Yves Potvin is waiting in the lobby of a downtown Toronto hotel, seated in the weak spring sunshine, ready to deploy his passion. He is an admitted workaholic. His laptop is open on the table. His appearance has the look of a calculated pitch presentation. There's just the right amount of business vibe in his designer-style glasses, the black pants, the dark, conservative shoes. And there's a hint of creative flair in the choice of an open-neck purple shirt.
He is a food entrepreneur who has a habit of making daily (sometimes even nightly) lists. Which is obvious in his precise demeanour, his bullet-point answers to questions. Those lists have shaped his career as the Canadian millionaire pioneer of meat-replacement products.
"I have too many ideas. I create a stir," says the founder and president of Gardein Protein.
Take this interview. It has the feel of a calculated, pro-active list.
1. Make sure reporter understands how to pronounce the word Gardein (like protein), a combination of plant proteins, soy, grains and vegetables.
2. Don't forget to mention that since 2008, Gardein was featured three times on Oprah and three times on Ellen DeGeneres's talk show. Casually throw in fact that Kathy Freston, the vegan queen and author of Quantum Wellness and Veganist, is a huge supporter, too.
3. Drop hint that the company's aim is to reach $100-million in sales - which is not too far off. Confirm that the company started in 2003, but suggest that in the past few years, since the Oprah and Ellen endorsements started rolling in, Gardein Protein has been doubling sales. Say things like, "It's the right product at the right time. Shape magazine featured us as best snack. Tony Robbins [life coach guru]has been tweeting about us." Shrug a bit, as if the success seems incredible, even to you.
Growing up in Sherbrooke, Que., the fourth of five children born to a mother who was a housewife and a father who was in charge of the painting department at Bombardier, Mr. Potvin had to eliminate possibilities in order to discover his passion.
1. Forget architecture. He liked it. But his math wasn't good enough.
2. Ditch the childhood-sweetheart girlfriend. She wanted to marry, settle down, have kids. They were both in their early 20s. He wasn't ready.
3. Decide to bike across Canada even though you have never been a cyclist of any note. Camp for six of seven days. Treat yourself to a motel on the seventh day. Spend the 45 days thinking about what to do next. The road is good for silent meditation.
4. Forget having a restaurant. He may have gone to cooking school for two years and successfully run a French nouvelle-cuisine restaurant in Sherbrooke and later worked in a Vancouver establishment, but "it doesn't pay well and you don't have a life. It's a stressful job. There's a lot of alcoholism."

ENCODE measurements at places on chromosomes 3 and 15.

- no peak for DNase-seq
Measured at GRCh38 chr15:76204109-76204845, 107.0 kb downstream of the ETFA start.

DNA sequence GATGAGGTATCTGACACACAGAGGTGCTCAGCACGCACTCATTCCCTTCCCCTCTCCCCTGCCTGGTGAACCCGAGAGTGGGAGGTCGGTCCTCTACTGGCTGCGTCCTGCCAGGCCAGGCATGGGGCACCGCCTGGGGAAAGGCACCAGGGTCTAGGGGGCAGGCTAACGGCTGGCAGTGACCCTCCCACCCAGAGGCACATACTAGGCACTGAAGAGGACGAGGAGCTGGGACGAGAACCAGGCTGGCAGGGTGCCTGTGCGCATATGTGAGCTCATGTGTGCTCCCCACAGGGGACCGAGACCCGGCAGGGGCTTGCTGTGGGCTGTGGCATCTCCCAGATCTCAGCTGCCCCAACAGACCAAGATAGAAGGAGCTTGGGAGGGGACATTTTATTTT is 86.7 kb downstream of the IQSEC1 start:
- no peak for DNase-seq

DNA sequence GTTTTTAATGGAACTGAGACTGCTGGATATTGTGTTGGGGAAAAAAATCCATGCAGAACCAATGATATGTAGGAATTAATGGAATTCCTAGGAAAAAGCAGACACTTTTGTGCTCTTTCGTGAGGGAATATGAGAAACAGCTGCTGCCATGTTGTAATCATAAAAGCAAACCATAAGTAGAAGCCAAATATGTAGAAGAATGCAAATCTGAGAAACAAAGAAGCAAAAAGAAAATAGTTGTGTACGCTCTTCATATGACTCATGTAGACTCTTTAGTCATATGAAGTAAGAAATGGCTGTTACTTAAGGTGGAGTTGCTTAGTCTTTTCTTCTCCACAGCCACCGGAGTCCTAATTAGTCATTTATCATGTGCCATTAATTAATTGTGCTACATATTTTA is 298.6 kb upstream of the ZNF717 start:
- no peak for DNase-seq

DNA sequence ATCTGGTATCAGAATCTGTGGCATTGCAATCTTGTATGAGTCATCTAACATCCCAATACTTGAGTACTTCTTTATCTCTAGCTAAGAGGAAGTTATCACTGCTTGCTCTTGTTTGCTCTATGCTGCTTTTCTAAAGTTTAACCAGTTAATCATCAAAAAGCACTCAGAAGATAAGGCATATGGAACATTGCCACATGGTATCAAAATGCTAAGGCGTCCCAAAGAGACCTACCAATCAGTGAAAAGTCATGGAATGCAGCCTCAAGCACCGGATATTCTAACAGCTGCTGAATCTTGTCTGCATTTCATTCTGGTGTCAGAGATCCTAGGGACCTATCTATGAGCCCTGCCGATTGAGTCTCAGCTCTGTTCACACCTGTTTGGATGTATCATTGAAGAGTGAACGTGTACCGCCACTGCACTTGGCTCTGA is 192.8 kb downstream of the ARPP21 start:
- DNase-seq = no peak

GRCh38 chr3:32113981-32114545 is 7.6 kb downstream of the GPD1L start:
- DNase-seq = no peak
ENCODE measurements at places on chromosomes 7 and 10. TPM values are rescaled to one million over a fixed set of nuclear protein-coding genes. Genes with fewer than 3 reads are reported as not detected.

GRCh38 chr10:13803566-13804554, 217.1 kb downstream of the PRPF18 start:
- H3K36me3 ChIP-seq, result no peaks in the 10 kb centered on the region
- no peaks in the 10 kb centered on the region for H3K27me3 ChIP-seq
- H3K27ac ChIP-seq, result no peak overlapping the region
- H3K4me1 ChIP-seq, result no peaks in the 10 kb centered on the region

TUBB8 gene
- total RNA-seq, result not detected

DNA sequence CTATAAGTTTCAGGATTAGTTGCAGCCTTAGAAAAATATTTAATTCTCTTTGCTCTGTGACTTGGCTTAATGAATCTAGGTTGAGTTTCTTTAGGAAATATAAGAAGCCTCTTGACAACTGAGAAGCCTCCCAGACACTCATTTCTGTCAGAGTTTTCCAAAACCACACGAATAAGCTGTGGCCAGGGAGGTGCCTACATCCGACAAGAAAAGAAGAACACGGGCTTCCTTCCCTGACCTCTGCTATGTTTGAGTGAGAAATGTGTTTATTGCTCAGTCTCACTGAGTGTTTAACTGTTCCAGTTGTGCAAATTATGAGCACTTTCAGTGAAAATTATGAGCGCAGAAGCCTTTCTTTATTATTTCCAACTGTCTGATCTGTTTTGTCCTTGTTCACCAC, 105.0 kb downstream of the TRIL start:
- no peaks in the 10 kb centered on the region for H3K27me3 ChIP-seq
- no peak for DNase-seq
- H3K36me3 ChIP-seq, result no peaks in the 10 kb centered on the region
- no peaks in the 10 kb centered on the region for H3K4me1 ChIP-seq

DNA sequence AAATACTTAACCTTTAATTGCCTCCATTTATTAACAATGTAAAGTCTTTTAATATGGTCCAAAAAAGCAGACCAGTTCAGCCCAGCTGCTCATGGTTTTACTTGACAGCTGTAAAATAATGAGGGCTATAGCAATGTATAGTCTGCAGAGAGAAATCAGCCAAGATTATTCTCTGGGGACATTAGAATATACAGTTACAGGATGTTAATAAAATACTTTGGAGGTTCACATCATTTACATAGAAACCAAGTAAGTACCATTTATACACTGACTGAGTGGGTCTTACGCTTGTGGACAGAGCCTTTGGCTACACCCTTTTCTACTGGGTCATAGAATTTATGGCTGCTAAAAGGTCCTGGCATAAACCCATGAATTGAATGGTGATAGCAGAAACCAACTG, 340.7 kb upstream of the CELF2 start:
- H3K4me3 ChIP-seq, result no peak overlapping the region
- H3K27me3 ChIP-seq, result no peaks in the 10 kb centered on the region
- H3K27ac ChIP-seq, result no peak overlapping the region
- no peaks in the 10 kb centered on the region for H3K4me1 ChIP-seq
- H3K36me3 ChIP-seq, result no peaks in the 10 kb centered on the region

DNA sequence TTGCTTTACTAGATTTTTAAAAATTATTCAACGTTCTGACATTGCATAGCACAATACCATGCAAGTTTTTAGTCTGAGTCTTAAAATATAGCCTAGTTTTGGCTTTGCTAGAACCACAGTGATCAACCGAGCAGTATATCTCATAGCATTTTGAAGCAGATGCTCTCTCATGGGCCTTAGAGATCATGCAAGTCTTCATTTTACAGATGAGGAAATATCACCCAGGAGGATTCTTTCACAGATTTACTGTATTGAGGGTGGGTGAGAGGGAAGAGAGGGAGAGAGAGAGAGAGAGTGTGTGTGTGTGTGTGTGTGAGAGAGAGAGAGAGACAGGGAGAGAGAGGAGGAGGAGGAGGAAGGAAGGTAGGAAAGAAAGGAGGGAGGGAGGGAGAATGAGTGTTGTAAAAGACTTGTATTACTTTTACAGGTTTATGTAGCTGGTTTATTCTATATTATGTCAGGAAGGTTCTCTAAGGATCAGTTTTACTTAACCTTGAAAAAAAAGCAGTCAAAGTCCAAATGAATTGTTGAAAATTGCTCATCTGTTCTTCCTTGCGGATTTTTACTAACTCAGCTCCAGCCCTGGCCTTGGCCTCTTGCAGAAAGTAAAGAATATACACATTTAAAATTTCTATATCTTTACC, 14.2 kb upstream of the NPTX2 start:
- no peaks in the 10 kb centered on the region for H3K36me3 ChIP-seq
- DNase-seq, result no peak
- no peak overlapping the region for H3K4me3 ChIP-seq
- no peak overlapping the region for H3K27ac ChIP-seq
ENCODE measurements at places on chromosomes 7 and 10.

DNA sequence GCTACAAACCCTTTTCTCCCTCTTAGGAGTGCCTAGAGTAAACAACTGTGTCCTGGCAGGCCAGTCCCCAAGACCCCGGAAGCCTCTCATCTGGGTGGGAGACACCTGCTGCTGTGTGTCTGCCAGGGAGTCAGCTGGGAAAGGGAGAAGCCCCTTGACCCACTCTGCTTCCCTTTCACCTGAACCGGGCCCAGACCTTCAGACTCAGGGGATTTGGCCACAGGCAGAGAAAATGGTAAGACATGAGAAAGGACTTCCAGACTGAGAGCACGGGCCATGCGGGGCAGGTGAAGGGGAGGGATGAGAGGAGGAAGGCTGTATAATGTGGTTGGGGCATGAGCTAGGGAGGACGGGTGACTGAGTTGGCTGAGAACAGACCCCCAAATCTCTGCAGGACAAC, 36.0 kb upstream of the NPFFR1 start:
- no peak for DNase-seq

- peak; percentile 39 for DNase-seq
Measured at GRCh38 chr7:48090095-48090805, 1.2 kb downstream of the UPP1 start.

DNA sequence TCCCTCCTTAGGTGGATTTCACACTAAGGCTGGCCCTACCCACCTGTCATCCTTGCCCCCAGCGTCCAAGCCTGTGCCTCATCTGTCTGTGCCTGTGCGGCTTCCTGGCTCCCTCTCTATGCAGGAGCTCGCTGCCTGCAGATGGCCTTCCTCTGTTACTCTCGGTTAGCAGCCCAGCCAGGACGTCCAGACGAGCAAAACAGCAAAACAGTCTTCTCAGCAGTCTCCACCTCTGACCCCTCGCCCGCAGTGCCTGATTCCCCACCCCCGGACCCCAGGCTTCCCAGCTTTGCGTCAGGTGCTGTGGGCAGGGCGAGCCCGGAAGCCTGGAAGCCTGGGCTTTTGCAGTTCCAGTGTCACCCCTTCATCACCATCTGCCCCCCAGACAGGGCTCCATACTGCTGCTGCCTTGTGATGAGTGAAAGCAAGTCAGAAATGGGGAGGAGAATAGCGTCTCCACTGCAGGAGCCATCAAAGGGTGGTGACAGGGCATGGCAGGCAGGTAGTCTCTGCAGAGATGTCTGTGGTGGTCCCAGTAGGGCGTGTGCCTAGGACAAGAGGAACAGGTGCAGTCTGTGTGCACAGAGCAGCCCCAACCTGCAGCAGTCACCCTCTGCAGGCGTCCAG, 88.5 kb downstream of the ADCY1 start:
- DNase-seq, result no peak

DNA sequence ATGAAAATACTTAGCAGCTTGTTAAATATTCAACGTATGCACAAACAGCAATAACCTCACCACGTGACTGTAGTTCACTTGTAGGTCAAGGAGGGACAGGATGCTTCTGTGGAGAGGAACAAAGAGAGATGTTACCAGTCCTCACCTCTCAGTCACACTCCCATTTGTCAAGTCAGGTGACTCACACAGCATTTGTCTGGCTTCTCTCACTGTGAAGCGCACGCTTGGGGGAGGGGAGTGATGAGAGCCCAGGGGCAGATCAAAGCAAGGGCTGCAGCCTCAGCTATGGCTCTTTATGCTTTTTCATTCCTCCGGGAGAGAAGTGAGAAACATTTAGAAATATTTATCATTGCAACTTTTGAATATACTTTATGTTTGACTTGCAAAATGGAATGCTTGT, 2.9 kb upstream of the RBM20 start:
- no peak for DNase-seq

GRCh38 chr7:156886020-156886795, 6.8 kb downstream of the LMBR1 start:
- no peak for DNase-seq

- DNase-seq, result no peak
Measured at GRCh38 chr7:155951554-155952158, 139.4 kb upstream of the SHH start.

"Life is like a balance sheet. What do I have? And what does the world need?" he says to explain his entrepreneurial calculation. It was the early eighties, and he could see a confluence of consumer trends. He made a list of things that eventually resulted in the creation of Yves Veggie Cuisine, which produced healthy fast food.
1. Working mothers wanted convenient foods. They have no time to cook.
2. Cholesterol was becoming a big concern.
3. Jogging was becoming popular with health-conscious baby boomers, the eldest of whom were turning 40.
4. Develop a little self-help aphorism. "I always say, 'You need the radio to be open, if you want to listen to the music.'"
5. He watched vintage movies, and one classic film, East of Eden, convinced him to take a risk by investing $10,000 of his own money and borrowing $30,000 from friends and family to begin development of the world's first veggie hot dog. In that film, James Dean's character becomes successful by investing in beans just before the U.S. enters the First World War. "The moral of the story was he was in the right time at the right place." For a year, he experimented in the kitchen of a Vancouver restaurant. He tried various materials. He brought in a food scientist from the University of British Columbia. Finally, in 1985, he launched his line of veggie wieners, burgers and deli slices. In 2001, he sold the company for $32-million.
Have a few things to say about the dough.
1. Actually, don't say much. Just smile and acknowledge politely that you hit pay dirt.
2. Mention that his father, who worked hard, always saved his money. He could never bring himself to spend it on himself or an investment. Mr. Potvin Jr. vowed he would never be the same way. He and his wife, Sylvia, a Chinese-Canadian, who is 12 years his junior, live in the tony neighbourhood of Kerrisdale in Vancouver with their two children and have a house in Whistler.
3. Say that he likes a gamble. He recognized that the hot dog and burger business was good but it had become a commodity. Many big players had entered the fray. He had already started to develop Gardein, which he considered the next generation of alternative foods for a growing audience of environmentally, ethically and health-motivated vegetarians, vegans and flexitarians. "It's like being in Vegas. You win and you put all the money back down on the table."
The company sells Gardein in more than 100,000 stores, 90 per cent of which are in the United States. The company also provides Gardein for private-label products in Canada and the U.S. such as Loblaws and Traders Joe and Chipotle, as well as Harvard University's cafeteria.
When asked about his entrepreneurial intuition, which has served him so well, he has only one point to make.
"Maybe I was a prophet in another life."